JE: What are some of the challenges that you have faced throughout your career? How did you overcome them?

JL: I have faced many more challenges than not, trying to navigate this business, but I do feel like all of those challenges are what made me who I am today and appreciate my accomplishments because I have worked so hard for them.  I have faced challenges like trusting people and having people take advantage of me, not being taken seriously in country music because I’m from New York and not Nashville or the South, self-doubt, and insecurities in regards to making music, and also dealing with all of the challenges of touring, funding all of my own ventures, and keeping my career moving as an entirely independent artist.

I overcame these challenges by simply having faith and belief in myself and my abilities.  If you love what you do and you are truly passionate, you will always find the courage to muster up the strength to pick yourself up, dust yourself off, and keep going. It is also very important to use any negativity as fuel for your fire. Whenever someone tries to put a dark cloud over my sunny day, I use it to make myself work even harder rather than get discouraged.

JE: You have had the opportunity to open for the legendary Loretta Lynn. What were some of the lessons that you learned from the Queen of Country Music?

JL: That day was an honor for me. I have learned so much about performing and life by being lucky enough to share stages with so many great acts. I do find that you learn more about what “not” to do than what to do if that makes sense. When you see a star being kind and generous (like Loretta) and see how appreciative everyone around them and the fans are of it, it makes such a positive and inspiring impression on you. The same goes for the other way around. When you see certain behaviors or attitudes and see how horrible it looks and how saddening it can be for so many people that look up to them, it teaches you a valuable lesson in humility and graciousness.  One that I am very thankful for.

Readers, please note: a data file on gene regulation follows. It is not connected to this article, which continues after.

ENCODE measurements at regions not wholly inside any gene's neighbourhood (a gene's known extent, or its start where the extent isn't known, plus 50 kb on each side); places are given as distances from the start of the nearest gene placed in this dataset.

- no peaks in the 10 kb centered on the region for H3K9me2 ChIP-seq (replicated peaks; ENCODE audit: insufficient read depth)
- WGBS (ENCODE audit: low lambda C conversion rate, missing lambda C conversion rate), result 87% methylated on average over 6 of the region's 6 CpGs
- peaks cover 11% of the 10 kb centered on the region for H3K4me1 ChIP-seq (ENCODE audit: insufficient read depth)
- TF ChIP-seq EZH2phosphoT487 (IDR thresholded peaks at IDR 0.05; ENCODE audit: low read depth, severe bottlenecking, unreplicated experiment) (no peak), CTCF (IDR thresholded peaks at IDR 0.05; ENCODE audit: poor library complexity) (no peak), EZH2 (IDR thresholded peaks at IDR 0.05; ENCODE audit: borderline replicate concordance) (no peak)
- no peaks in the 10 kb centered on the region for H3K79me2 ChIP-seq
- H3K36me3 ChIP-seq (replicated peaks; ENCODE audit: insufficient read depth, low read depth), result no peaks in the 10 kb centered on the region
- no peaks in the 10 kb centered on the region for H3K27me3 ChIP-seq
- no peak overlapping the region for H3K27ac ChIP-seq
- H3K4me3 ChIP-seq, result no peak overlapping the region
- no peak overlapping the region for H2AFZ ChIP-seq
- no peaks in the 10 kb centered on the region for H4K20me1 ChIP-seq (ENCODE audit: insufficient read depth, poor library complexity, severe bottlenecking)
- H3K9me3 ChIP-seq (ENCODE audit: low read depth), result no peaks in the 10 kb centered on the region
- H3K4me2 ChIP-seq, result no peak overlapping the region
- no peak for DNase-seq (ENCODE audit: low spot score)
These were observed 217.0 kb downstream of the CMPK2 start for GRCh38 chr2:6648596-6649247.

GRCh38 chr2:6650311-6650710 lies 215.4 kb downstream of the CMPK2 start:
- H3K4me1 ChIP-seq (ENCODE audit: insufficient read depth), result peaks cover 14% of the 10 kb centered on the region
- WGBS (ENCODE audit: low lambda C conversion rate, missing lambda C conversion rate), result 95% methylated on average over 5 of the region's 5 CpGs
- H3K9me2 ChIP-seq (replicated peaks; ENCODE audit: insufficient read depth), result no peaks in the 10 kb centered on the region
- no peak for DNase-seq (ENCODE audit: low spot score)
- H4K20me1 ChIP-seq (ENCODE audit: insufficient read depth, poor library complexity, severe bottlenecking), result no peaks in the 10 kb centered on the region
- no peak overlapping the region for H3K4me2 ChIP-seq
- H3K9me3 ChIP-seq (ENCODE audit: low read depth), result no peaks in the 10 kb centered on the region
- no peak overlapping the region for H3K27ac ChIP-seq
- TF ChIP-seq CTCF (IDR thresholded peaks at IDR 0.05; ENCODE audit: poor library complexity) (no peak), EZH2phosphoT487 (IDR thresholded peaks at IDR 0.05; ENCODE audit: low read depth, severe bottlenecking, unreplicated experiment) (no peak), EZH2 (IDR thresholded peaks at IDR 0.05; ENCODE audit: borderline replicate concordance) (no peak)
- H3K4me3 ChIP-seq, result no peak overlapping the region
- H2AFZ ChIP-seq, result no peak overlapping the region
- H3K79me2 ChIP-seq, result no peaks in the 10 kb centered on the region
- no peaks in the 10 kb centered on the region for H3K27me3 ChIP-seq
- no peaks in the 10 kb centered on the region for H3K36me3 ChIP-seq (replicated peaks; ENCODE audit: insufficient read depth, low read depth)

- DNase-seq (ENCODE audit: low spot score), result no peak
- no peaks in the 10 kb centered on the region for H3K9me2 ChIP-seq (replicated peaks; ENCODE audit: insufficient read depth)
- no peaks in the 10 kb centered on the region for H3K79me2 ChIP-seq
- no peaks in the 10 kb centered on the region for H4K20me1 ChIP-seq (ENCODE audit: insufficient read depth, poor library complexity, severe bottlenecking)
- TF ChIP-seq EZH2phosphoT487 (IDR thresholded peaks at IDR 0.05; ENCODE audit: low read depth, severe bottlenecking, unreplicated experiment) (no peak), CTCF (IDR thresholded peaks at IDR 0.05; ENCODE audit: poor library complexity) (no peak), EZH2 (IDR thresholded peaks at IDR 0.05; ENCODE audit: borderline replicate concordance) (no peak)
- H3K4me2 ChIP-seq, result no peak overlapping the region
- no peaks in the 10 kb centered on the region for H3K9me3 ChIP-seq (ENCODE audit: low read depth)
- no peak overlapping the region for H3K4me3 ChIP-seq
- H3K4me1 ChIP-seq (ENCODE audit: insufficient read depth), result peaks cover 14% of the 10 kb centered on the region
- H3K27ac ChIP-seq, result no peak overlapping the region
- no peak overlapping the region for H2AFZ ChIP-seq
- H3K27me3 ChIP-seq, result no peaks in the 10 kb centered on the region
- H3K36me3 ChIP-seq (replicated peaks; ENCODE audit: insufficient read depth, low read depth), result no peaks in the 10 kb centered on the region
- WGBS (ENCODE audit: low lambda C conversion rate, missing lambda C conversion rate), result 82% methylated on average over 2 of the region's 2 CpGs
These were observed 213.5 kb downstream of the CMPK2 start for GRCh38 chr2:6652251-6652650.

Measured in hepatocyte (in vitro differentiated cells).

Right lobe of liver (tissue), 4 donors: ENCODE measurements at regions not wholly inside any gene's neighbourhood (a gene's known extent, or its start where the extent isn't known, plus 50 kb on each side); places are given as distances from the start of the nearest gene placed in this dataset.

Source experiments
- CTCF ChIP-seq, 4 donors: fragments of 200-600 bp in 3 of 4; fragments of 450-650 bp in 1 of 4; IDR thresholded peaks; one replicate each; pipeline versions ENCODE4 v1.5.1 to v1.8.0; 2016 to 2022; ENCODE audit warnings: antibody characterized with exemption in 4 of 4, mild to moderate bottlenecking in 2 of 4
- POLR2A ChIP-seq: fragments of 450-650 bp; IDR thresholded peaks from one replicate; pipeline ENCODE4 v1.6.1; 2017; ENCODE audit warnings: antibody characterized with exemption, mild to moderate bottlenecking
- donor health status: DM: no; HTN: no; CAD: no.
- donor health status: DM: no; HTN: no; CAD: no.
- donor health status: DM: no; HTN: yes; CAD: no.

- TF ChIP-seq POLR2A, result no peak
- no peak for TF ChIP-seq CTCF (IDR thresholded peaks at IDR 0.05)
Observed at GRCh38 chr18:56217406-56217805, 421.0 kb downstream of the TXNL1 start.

JE: Which singers, songwriters, and producers are on your short list of dream collaborators? 

JL: Being a huge Shania Twain fan, Mutt Lange would be a dream collaboration. He is just such a genius in the studio.  I would love to write some music with Phil Vassar and Richard Marx, who are two of my songwriting idols, and I would love the opportunity to sing with Neil Diamond! He is one of my favorite singer-songwriters of all time.

JE: If you had the chance to meet with aspiring musicians who want to work in the music industry, what advice would you share with them?

JL: I would tell them to always follow their heart and their gut. Navigating the music business can be a terrifying and depressing journey, but if you believe in yourself and always do the RIGHT thing by other people and do what you feel is right for you, you will be successful. There are so many nay-sayers and harmful energies that will try to bring you down and make you feel less about yourself and your abilities, but you must always keep your head high and push on.  If you are passionate about what you do and stay determined to chase your dreams, you can accomplish whatever you want in life.

You can follow Jessica Lynn’s adventures on social media. Visit her Facebook, Instagram, Twitter, & YouTube channels.  

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Copyright 2015 Jacob Elyachar